Decision Making

by Dallas Mount

2 doors

The leader of a business has an important role in making decisions. Every day we make dozens if not hundreds of decisions. Some minor and perhaps some major decisions. The success or failure of your business likely depends on a few important decisions you will make this year, next year and the year after. One challenge is that it isn’t always apparent what the important decisions are at the moment. Making a change to what has been done isn’t always the most consequential decision. Sometimes choosing to do the same thing is actually the most consequential decision even though it might not seem like it at the moment.

I’ve been reflecting on my own decision-making process and wanting to be more thoughtful about how I recognize and make the important decisions. One challenge I’ve recognized is the difficulty in realizing when what feels like a minor decision in the moment, can turn out to be a major decision.  

My tendency is to make decisions quickly. I’ve always looked up to leaders who empower others and don’t create roadblocks. Those who trust their people, and give them autonomy to do their work. In that framework I tend to go with whomever is standing in front of me at the time and just make the decision on the spot. Several times this has come back to bite me. Having not thought through the broader implications of my decision such as impacts on other parts of the business, setting a difficult precedent, creating complication in the business, or unknowingly cutting the legs out from under another person or an effort we have going on. I’ve been working on being more thoughtful, taking a bit more time to consider things and including others in the decision making process.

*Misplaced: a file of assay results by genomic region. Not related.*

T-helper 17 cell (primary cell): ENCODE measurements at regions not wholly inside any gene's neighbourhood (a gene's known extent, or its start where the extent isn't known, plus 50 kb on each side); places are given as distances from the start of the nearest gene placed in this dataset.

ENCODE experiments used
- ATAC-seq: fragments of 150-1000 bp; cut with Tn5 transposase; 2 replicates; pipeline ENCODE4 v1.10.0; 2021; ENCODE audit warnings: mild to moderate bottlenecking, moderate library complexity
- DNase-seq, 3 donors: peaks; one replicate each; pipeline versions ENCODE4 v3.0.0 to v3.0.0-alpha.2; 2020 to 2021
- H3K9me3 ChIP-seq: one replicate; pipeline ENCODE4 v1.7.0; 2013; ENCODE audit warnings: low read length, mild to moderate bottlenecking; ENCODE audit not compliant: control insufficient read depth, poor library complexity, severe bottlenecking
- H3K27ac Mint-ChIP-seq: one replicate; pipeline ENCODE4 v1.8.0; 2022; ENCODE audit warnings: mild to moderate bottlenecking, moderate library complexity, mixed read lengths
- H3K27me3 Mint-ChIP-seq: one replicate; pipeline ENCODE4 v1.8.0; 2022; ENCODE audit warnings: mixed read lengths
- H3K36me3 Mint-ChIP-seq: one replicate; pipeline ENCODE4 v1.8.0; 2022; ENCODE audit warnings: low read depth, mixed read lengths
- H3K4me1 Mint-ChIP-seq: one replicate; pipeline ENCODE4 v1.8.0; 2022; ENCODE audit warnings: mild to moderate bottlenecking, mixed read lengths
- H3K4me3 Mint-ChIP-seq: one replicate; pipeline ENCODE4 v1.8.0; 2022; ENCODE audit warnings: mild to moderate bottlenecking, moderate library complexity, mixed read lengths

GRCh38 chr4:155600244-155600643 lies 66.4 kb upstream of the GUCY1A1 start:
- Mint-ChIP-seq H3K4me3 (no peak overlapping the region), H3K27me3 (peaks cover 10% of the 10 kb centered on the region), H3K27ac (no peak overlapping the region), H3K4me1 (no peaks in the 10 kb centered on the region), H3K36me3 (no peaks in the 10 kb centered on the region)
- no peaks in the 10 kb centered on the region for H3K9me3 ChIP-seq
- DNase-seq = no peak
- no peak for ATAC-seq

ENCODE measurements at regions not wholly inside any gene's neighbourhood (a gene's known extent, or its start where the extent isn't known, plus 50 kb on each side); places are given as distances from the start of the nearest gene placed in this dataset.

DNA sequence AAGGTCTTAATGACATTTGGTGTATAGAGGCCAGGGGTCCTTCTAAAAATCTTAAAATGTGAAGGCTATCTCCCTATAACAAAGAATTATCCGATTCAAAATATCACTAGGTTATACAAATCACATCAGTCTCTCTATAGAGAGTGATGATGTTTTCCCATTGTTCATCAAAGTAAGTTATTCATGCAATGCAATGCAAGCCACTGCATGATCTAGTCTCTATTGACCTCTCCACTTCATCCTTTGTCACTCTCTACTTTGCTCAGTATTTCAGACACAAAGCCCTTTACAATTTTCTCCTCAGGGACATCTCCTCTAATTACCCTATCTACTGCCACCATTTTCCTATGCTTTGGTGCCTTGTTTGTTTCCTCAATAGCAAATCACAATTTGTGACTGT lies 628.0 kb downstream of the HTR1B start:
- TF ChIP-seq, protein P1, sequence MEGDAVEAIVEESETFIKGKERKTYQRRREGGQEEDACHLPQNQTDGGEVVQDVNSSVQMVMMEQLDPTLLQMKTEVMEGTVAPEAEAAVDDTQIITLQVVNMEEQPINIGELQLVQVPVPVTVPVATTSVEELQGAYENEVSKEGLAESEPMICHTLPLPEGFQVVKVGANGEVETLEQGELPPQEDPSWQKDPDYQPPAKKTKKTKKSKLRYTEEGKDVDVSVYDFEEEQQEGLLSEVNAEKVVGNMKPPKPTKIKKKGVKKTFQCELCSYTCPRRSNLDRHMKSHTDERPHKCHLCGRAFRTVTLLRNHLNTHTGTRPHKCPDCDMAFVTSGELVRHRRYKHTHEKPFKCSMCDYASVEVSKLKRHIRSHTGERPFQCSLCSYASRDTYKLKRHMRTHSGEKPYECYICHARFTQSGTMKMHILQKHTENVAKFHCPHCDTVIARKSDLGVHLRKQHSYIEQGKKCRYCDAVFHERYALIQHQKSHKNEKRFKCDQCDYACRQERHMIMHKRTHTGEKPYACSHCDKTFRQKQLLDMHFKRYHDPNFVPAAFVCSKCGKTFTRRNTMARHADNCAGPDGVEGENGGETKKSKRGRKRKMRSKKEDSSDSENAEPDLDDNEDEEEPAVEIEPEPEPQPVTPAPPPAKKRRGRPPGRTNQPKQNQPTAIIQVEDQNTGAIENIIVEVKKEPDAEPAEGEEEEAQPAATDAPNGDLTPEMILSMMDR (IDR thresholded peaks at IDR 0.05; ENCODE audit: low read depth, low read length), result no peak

I recently listened to Jeff Bezos and the way he and Amazon think about decision making.

They distinguish between two-way door decisions and one-way door decisions. A two-way door decision is something you can easily back up from. Let’s try this and see if it works. A one-way door decision is one that once you go through it, it is much more difficult to go back. Those require a much deeper level of thought and deliberation.  

In ranching decisions often need to be made in the moment. However, many of the most impactful decisions allow for plenty of time for consideration. Do you think through the broader systemic implications of your decisions? Do you include others? How do you encourage dialogue and healthy disagreement to come to the best decision?  

Leadership is about making decisions but it is also about empowering others to make decisions. Here’s hoping you have ample time to work on your business and plenty of time to work out in green pastures this spring.

3 Responses to “Decision Making”

June 12, 2024 at 6:58 am, India Mount said:

Excellent and appropriate for us. Thanks

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June 12, 2024 at 9:58 am, GJ said:

The “majors” are found in the “minors”…

Ecclesiastes 9:17 The words of the wise heard in quiet are better than the cry of him who rules among fools. 18 Wisdom is better than weapons of war; but one sinner destroys much good.

You can build a great ranch but if the foundation implodes that supports it, all the work is in vain.

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June 13, 2024 at 12:20 pm, Burke said:

What decisions are made in your WOTB meetings and what decision in the WITB meetings? A lot of the WOTB decisions are pretty important and usually take time and quality thought. Bezos was great

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